There was a man who was mistreated. Few had anything but scorn for him, and he couldn’t find much else for himself. He would work day in and day out, he would endure the treatment he was given, and he would do nothing but keep his heart beating and lungs breathing. As the days went on, things began to change. He found himself wondering if those who scorned him were content to leave it at that. Were they really going to merely mistreat him, or did they have some other purpose in mind. Maybe they did. Maybe they had something far worse in store for him. Maybe, the minute he let his guard down, they would come for him, and they would kill him, or worse. So, he got more cautious.
He began to take different routes to his office. He began to constantly glance over his shoulders. He began double checking the locks on his apartment, scanning his adversaries’ insults and actions for any hints of something deeper, looking for traps in his path or drugs in his drinks. He sweated more, he twitched more. He walked faster, he talked faster, he worked faster. He found it harder and harder to face the things outside his home, and so he started calling in sick. At first, it was a lie, an excuse to stay away from the world.
However, as a day became a week, it actually started to feel sick. He could feel his fear, his adrenaline, his paranoia, beginning to twist around inside of him. It felt like it was all accumulating into a little ball in his stomach that grew bigger with each passing day. It began squirming, biting, and kicking in his gut, and yet he still stayed inside. He stopped even bothering to call, to shave, to sleep, to eat. He started closing his shutters and sitting on his couch, unable to think of anything except the thing that was growing inside him. He longed to get help from the outside, but he knew that it wasn’t a risk worth taking. All he could do was let his fear of the things within, and without, continue to feed the thing inside him.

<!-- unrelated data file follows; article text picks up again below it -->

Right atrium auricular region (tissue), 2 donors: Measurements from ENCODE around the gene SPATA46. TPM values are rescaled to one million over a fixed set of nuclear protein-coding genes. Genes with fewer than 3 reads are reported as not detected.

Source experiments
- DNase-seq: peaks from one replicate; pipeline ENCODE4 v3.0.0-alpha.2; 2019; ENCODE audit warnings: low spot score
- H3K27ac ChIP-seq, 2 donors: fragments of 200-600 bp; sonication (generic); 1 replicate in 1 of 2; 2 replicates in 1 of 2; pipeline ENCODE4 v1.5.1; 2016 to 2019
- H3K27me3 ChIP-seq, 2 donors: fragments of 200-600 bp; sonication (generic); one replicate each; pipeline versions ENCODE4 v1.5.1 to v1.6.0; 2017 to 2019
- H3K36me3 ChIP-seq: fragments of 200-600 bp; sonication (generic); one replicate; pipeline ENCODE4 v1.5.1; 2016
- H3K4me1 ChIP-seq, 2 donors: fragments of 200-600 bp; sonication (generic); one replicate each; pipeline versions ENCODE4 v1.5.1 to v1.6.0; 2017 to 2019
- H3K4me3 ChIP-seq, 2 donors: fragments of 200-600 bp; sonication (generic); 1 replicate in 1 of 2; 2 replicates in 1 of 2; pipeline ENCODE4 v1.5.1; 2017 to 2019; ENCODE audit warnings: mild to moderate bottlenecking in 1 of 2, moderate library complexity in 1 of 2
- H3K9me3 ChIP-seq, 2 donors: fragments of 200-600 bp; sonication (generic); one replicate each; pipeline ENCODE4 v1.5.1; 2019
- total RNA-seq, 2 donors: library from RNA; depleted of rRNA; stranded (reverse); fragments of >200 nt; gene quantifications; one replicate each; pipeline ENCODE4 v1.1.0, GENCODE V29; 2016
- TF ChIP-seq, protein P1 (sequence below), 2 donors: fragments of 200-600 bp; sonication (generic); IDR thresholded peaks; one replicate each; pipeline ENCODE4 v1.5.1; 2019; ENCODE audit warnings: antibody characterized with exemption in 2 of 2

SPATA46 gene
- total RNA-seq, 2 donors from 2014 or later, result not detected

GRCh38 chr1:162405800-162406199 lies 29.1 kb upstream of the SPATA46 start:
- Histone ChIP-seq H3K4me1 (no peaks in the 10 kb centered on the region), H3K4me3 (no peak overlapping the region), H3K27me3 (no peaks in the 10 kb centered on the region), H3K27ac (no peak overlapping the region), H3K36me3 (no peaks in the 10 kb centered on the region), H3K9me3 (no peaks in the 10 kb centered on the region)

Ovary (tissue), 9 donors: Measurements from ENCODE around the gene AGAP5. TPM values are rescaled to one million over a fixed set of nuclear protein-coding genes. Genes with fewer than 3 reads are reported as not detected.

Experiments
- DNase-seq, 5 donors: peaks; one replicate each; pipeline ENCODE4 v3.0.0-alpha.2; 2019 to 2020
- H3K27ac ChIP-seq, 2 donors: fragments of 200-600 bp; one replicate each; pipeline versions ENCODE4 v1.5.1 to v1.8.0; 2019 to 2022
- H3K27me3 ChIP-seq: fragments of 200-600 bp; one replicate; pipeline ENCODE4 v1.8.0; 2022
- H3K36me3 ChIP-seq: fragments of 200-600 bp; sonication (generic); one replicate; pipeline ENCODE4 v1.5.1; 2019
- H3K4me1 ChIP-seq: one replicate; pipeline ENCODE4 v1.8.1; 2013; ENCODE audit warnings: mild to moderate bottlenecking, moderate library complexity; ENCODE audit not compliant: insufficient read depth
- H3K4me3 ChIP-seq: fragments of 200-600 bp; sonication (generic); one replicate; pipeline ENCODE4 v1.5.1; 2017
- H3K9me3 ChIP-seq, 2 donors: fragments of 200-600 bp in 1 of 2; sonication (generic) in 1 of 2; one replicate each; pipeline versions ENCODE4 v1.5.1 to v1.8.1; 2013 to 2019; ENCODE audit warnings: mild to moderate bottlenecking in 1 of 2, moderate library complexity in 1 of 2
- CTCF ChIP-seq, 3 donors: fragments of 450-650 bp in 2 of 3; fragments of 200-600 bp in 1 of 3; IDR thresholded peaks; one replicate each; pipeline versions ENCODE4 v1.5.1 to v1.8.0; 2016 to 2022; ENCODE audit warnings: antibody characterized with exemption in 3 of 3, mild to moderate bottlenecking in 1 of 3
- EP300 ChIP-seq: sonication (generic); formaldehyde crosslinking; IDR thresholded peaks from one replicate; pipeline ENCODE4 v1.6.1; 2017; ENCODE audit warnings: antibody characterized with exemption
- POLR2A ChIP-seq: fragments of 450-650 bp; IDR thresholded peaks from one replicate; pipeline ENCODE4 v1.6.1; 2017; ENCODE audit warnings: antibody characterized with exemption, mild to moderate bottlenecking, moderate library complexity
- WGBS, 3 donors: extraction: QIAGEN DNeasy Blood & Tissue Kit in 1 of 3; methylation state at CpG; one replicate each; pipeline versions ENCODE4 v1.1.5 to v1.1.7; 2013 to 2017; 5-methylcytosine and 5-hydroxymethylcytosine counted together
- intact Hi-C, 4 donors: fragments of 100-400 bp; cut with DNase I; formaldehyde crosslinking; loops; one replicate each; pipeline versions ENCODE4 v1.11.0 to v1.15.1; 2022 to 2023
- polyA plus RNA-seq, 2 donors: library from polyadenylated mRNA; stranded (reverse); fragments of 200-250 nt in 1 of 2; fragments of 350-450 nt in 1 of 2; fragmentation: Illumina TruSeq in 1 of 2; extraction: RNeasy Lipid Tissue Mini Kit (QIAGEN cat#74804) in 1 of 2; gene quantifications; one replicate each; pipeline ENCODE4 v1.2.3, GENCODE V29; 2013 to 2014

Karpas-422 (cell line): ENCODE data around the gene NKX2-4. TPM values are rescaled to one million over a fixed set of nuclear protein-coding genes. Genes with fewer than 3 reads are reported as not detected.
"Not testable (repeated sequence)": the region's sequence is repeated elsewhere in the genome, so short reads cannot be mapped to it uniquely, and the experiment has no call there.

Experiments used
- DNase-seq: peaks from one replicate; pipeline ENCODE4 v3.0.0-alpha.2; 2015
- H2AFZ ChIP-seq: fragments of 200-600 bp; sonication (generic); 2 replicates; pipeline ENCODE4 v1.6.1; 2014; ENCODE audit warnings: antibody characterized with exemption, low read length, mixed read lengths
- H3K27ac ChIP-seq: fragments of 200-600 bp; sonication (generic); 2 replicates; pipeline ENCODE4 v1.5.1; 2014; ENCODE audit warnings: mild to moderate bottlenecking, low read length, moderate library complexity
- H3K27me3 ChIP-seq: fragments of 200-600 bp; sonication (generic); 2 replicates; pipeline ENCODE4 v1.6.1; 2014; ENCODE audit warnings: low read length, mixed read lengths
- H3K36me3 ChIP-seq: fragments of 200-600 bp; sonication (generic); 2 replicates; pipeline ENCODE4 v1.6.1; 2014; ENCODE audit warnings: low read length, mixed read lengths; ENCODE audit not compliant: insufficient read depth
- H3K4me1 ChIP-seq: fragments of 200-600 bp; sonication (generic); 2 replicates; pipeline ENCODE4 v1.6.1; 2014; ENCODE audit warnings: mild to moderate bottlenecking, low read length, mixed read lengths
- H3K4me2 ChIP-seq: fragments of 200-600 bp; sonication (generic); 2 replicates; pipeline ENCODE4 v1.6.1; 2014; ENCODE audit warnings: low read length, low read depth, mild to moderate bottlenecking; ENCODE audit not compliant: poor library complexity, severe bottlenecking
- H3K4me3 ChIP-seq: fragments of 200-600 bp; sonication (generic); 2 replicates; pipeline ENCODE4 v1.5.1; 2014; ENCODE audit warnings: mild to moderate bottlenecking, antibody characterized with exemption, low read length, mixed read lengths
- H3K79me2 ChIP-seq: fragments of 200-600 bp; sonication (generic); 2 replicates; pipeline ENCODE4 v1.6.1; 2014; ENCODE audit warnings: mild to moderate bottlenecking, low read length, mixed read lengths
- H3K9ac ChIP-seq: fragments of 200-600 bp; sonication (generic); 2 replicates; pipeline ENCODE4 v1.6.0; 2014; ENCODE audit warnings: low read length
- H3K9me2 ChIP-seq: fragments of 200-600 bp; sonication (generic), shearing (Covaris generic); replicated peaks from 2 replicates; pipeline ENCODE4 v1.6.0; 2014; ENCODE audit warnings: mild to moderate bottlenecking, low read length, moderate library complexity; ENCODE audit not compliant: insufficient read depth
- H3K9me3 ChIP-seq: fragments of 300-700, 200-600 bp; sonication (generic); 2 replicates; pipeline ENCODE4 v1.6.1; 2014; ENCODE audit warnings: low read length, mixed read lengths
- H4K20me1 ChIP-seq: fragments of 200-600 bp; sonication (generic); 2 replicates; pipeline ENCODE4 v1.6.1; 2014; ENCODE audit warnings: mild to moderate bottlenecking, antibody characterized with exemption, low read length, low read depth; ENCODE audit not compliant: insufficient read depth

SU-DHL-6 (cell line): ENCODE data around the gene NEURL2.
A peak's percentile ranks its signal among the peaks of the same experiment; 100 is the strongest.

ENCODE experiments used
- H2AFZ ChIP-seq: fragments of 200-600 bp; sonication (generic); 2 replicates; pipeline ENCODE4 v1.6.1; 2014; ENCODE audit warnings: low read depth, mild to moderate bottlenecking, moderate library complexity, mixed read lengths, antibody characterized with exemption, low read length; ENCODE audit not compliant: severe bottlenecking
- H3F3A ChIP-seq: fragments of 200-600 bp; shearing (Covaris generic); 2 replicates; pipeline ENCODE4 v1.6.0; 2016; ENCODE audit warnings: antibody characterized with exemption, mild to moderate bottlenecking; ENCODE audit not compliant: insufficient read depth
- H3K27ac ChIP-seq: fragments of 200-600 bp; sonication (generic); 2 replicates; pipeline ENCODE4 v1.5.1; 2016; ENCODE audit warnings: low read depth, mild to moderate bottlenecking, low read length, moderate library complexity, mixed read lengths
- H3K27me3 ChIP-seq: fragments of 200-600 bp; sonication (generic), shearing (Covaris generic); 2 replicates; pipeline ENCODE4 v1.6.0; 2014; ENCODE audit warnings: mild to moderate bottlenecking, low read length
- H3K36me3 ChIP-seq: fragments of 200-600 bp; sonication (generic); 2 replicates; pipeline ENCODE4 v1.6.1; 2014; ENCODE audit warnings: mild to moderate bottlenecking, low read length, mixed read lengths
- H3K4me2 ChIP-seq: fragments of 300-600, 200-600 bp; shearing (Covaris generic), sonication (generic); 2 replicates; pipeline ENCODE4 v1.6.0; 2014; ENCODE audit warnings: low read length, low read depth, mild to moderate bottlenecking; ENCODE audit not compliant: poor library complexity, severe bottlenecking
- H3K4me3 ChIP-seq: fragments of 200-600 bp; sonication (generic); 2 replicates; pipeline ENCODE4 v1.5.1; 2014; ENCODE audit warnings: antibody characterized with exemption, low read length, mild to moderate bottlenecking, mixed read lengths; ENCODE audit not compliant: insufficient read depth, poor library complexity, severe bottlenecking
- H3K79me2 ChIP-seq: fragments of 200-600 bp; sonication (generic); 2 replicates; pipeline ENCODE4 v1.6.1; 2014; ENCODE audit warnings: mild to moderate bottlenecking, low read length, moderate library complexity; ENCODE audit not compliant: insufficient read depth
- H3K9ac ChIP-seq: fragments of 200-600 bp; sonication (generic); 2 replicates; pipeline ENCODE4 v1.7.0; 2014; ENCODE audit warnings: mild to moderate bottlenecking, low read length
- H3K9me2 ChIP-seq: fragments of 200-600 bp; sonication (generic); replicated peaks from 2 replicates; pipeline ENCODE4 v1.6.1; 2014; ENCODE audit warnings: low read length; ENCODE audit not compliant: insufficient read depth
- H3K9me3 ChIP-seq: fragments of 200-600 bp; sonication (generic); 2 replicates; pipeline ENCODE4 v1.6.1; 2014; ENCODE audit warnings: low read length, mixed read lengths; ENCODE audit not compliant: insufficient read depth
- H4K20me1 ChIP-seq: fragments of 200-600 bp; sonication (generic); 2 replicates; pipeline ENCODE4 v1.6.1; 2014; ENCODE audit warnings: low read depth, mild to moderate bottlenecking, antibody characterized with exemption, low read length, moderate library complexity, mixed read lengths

The thing continued to eat away at his thoughts, his focus, his memories. By the time the people from the hospital had knocked on his door, it was all he thought about. He whirled around at the door, and his heart felt like it was desperately banging on the bone bars of its prison. His veins felt close to bursting and breaking his bones. The thing in his gut started moving and pulsing more than ever, and his entire body began to recoil from sudden agony that shot out of the thing. He didn’t even hear the people outside as they tried to ask him to let them in. All he could hear was the beating of his heart, at least, before the thing spoke.
The man couldn’t hear anything different, but he felt the thing in him in his mind. He knew that it could help him. It could make the dangerous world go away. It could face it all for him. All he needed to do was let it out. All he needed to do was force it from his body and let it do as it would. As the pain and fear overtook him, the man agreed. Inside, he felt the emotions and sensations in him come together into something new, rage. Pure rage and hate of all the things that had fed the thing in his gut. It burned him, and it hurt him, but it bolstered him. He felt the power of his hate about to burst, and he let it.
He screamed. He screamed and screamed. It was a louder scream than anything he’d ever heard before. The windows shattered, the building shook, the door exploded off it hinges. He didn’t care, he kept on screaming. He kept on screaming even as he saw his “guests” burst and burn from the sounds, even as he felt the same happening to his body. He screamed until the building buckled beneath his power and collapsed, and he could scream no more.